Some purported “facts” are being circulated about the Tanjung Bungah project.
Here’s an alternative look at five critical issues:
- Was it really flat land before work started? We were told that “the project involved slopes with a gradient of about 20 degrees”. So how can this be entirely “flat land”? Show us the original ground profile in the planning and building plan – before any work started. Apart from the gradient, slope stability also depends on the subterranean geology, the height of the water table, what’s happening further uphill, any streams in the area, and any erosion or excavation or other work at the base. In particular, the “factor of safety” should be considered, ie whether the resisting forces are sufficient to counter the driving forces of the slopes.
2. The Pelan Dasar dan Perancangan Pemajuan MPPP 1996 is just a guideline. What carries legal weight is the Penang Structure Plan, which was gazetted in 2007. The maximum residential density permissible for Tanjung Bungah is 15 units per acre as stipulated in the text.
Even if it is argued that Tanjung Bungah is in the primary corridor (someone during the previous administration had altered the graphic in the Structure Plan to indicate it is a primary corridor), it would be a maximum of 30 units per acre.
This project is for 980 homes in two 50-storey towers over several acres. The state government should tell us the density for this – using only the development site footprint excluding the hill slopes.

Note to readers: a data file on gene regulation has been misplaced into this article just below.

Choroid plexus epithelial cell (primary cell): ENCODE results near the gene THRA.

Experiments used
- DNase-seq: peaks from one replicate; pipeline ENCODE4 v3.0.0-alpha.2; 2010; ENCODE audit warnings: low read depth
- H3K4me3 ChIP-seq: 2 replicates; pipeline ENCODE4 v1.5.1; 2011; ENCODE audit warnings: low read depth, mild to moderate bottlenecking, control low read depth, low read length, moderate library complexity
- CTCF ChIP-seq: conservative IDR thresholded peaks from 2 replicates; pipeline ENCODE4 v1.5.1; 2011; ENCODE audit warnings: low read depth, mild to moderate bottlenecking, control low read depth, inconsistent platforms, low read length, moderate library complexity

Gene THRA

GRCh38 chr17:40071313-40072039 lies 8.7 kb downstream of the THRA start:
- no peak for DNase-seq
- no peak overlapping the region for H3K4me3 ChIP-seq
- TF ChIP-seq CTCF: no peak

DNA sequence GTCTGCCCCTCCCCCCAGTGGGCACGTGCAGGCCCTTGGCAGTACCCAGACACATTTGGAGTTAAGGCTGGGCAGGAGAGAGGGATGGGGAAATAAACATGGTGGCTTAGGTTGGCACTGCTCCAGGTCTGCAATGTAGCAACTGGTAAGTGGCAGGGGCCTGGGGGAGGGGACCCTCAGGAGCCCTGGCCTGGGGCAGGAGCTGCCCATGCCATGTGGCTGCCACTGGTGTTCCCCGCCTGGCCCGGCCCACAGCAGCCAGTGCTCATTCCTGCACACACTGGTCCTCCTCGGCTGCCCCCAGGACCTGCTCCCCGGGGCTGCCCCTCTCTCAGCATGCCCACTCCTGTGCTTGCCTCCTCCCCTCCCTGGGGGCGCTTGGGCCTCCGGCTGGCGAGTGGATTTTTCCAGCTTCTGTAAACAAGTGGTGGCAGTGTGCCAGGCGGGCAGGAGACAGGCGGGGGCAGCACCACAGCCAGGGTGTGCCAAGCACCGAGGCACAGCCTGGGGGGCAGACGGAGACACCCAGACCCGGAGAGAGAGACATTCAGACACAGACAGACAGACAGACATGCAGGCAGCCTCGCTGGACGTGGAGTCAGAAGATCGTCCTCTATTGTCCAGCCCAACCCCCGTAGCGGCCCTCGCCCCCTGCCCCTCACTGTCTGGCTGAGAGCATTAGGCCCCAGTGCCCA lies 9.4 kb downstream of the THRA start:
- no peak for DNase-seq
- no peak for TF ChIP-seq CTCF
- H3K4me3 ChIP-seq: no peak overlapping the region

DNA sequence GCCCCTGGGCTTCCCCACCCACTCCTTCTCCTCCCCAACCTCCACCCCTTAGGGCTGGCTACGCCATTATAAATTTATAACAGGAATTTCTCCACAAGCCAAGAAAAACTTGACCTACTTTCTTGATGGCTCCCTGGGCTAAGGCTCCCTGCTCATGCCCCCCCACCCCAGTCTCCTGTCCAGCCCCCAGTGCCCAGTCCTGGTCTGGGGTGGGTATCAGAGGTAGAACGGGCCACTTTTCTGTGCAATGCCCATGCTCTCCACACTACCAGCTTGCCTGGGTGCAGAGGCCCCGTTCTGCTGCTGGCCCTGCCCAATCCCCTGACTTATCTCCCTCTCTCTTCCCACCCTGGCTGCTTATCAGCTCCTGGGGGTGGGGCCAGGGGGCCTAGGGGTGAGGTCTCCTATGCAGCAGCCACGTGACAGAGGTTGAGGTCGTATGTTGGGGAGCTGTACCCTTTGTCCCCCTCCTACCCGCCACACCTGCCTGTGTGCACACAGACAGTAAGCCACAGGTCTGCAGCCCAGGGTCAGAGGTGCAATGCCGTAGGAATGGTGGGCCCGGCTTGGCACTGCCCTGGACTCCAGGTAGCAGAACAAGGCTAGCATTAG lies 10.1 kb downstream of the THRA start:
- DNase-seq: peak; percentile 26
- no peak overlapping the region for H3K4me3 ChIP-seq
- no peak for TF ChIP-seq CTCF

Too many high-density projects are being allowed in the name of “affordable housing” when they are not even affordable to the low-income group. [How affordable are they really, when by most definitions, genuinely affordable housing should not exceed RM250,000.] The reality is the text of the Structure Plan only allows for a maximum of 15 homes per acre in Tanjung Bungah.
3. The project may have been approved by “19 technical departments” but many of them (eg landscaping, PBA, Tenaga, Communications and Multimedia Commission, IWK, Bomba and waste management) have no real bearing on the risk of building so near a hill slope.
4. The DOE objection should carry the most weight and should override all the other departments. After all, for several large projects, the state is happy to tell us that the project would only go ahead if there is DoE approval eg the controversial land reclamation in Tanjung Tokong. Here we have the DoE itself objecting to these massive 50-storey towers near a hill slope (unlike other low-rise projects nearby). So why was the project allowed to go ahead?
5. The fact that an active quarry above the site was blasting nearby should have been taken seriously as it would contribute to slope instability. The footprint of the entire quarry should have been considered and not the specific blast point during any one time. The DoE’s Guidelines for Siting and Zoning of Industrial and Residential Areas 2008 (Appendix B) page 57 specify a minimum buffer of 500 metres for quarrying and on-site crushing activity.